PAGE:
In my youth I would watch some WW II films with my Dad. As a veteran of “the best generation” he would more than relate to the shows, commenting on its realism, exaggerations, and zeal. He got a real thrill when John Wayne (Sargent Striker) in the film The Sands of Iwo Jima said “Amen!” after a Jewish G.I. gave forth with his last breath “Shema Yisrael!” I suspect that this made Dad feel included as he was in no small way victimized by anti-Semitism in the Army Air Core in which he served. Watching another film Battleground (starring John Hodiak, James Whitmore, a very young Ricardo Montalban before he became KHAN in Star Trek) Dad would laugh at the jokes that were threaded throughout the film. It puzzled me that in the midst of gunfire, explosions, general death, and ugly mayhem, a jest would be
uttered. “There was always humor,” dad remarked. “Even in the grimmest of times!”
In the spirit of that recollection I was pleased that a reform rabbi Bob Alper, stand-up comedian has freely posted a daily joke that you can get on the internet. It pops up on my g-mail every day. Rabbi Alper looks like Steve Martin and comes off like an old fashion Borscht belt comic. (Above is the web site of a recent TV interview worth watching.)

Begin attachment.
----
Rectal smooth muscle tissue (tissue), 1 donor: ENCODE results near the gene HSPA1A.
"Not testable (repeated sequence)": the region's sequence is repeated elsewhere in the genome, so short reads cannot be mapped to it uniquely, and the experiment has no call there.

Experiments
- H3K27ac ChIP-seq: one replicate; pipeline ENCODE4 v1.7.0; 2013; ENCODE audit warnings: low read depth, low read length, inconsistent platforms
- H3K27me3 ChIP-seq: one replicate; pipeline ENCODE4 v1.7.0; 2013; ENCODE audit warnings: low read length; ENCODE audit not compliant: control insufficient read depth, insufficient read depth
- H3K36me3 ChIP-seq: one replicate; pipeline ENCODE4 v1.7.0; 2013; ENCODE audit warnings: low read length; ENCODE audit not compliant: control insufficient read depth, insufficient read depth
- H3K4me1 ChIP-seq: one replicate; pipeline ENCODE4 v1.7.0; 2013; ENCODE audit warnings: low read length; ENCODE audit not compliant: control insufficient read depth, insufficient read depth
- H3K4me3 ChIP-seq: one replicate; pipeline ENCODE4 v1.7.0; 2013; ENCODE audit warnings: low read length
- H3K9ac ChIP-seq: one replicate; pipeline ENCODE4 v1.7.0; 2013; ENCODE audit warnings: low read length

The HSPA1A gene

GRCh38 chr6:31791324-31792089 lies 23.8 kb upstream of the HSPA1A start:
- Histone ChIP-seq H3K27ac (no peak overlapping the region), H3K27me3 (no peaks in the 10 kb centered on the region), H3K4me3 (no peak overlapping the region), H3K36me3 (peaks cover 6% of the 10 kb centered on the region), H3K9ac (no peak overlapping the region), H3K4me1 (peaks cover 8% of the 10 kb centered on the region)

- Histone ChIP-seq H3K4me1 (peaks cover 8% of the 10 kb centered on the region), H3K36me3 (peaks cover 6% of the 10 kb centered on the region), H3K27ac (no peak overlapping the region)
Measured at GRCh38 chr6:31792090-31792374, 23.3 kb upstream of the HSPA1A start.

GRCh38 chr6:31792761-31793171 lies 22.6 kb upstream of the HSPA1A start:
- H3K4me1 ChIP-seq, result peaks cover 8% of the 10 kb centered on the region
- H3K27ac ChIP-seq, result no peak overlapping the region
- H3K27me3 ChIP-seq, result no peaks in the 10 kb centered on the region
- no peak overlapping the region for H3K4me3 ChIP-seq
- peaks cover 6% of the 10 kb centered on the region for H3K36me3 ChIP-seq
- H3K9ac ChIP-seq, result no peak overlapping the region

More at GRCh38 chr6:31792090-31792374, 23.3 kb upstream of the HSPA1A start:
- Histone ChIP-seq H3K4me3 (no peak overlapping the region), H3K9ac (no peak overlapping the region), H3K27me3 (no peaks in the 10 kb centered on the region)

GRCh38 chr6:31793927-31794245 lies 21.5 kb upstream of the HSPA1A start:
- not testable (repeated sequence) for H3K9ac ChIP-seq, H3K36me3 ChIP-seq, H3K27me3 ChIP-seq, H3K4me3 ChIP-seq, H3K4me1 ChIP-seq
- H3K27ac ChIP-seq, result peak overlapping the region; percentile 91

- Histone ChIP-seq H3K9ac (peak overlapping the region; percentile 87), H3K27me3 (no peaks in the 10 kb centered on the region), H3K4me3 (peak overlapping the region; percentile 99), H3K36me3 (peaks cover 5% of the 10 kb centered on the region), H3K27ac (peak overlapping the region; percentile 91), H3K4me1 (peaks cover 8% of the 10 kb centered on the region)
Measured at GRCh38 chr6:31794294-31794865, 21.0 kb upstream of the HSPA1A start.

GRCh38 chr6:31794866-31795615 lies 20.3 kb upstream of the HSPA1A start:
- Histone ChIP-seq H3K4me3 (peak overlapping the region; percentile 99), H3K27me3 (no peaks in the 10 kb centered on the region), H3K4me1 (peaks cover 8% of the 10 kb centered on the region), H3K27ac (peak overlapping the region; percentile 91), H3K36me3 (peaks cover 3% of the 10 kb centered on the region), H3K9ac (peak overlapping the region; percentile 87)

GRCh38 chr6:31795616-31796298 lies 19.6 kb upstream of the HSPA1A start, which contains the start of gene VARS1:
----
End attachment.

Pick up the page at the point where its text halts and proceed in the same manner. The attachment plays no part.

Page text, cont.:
“It’s no laughing matter!” is a common refrain that often comes up in this very difficult time. That is certainly true most of the time. But as one psychologist put it “Laughter is but our tears veiled!” In that spirit I shared above some of my favorite quotes. I look forward to that time we can laugh together in per- son. That the words of the psalmist may find its way to us once more: Weeping may endure for a night, but joy cometh in the morning. (Psalm 30:5)
Rabbi Yossi Liebowitz, D.D.
When will services resume? And what about the High Holy days? Religious School? We are presently as- sessing and discussing safe and reasonable ways to carry on. Stay tuned! Stay healthy! Be patient!